Any event in your life will impact the events that occur later — and there is no way to know whether it will be for the better or worse.
UCF Forum columnist
In Hamlet, William Shakespeare wrote: “There is nothing either good or bad, but thinking makes it so.” His words resonate with me and I can see what he meant just by looking at my own college journey.
As an out-of-state student at UCF, the place I call home is in the distant state of Pennsylvania. Transitioning to life so far away from my small hometown was fairly difficult, but I have learned so much through my experience.
I often think the most valuable lesson I have learned is that everything in this life is connected. Everything that happens in your life is important — no matter how big or small it may seem when it happens. One event in the timeline of your life will impact the events that occur later in your life, and there is no way to know whether it will be for the better or for the worse.
The easiest example to see this in my life is looking at my initial decision to attend UCF. As a high school senior, I thought it was a great idea to pack my bags and study for four years in the sunny weather of Florida. I thought I couldn’t have made a better decision and I definitely saw it as a good choice.
However, once I started my time at UCF, my perspective began to change. I missed my hometown. My friends, family, the backroads I used to cruise around— I missed all of it. I didn’t have any really good friends on campus at first, and it was hard to say I was happy with my choice to go to UCF. When I was still in high school, the idea of going to school in Florida seemed like such a great thing in my mind. But once I was here, the reality was it often felt like a bad thing.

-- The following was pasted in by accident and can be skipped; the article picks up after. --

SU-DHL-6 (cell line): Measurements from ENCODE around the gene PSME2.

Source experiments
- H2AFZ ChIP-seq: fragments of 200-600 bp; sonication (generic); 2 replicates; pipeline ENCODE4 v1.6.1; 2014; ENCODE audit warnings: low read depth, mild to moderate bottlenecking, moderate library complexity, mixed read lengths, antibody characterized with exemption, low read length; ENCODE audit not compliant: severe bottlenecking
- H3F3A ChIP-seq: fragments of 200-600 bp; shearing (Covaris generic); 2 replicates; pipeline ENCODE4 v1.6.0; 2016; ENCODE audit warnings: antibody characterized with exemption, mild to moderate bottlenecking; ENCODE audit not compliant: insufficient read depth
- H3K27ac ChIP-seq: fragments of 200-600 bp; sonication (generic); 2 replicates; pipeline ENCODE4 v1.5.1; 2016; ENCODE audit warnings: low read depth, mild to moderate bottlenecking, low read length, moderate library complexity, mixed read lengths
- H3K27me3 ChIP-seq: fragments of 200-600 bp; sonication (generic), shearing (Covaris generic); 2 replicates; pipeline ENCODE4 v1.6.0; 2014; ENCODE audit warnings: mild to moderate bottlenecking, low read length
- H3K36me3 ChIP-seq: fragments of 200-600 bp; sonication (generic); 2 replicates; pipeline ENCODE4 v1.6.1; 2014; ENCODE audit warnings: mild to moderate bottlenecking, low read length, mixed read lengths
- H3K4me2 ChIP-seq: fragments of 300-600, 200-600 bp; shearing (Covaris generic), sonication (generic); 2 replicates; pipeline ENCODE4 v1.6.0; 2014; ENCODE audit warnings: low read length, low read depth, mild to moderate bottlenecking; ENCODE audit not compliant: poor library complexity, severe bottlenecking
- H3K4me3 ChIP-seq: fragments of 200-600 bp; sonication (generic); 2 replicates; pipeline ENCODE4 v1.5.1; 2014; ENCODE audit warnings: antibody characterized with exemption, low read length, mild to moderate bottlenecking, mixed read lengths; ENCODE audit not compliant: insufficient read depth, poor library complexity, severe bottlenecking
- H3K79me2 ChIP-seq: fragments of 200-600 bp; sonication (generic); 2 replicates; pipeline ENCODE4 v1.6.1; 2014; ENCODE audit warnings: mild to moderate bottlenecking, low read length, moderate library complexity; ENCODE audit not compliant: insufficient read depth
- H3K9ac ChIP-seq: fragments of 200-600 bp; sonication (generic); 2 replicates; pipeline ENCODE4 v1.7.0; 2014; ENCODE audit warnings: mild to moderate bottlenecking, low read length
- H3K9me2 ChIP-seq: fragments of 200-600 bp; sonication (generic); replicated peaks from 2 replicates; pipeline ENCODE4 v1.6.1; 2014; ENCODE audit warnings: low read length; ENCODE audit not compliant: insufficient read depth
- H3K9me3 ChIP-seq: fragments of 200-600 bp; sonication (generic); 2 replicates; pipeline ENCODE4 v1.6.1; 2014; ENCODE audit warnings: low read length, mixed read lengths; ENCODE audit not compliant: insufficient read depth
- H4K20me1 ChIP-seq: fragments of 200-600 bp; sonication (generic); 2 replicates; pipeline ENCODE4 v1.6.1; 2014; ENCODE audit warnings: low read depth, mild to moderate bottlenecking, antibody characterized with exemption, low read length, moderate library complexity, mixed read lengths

Something deep down told me to just stick it out, and I’m very glad I did because all of the problems faded away as I got adjusted to life here. I have made amazing friends and have learned to love the whole experience at UCF. I wish I thought more deeply about the words of Shakespeare during this time.
UCF hadn’t radically changed; rather my perspective had. This is why I think Shakespeare was correct when he said that thinking is what actually makes things good or bad.
Every decision I have made in college so far, every event that has happened, has impacted me in ways that stretched beyond when they initially happened. For example, I missed my friends from back home at first and I felt bad about it. Eventually, this made me try harder to meet new people at school and I made new friends.
So, I really believe that my feeling bad about not having any friends was ultimately a good thing. What was once bad to me is now good. That is what Shakespeare was saying!
Looking ahead, this same principle can be applied in more serious matters than having or not having friends. Dealing with life has been harder for all of us lately because of the pandemic and all of the other struggles we face in our society.
However, I think we can all benefit if we make the choice to think a little bit more before we react to things. If something terrible happens to you, try your hardest to accept that Shakespeare was right. Maybe it isn’t so bad after all; maybe it will be a blessing in disguise.
Just stay calm long enough to find out.
Narvin Chhay is a UCF junior majoring in sport and exercise science. He can be reached at firstname.lastname@example.org.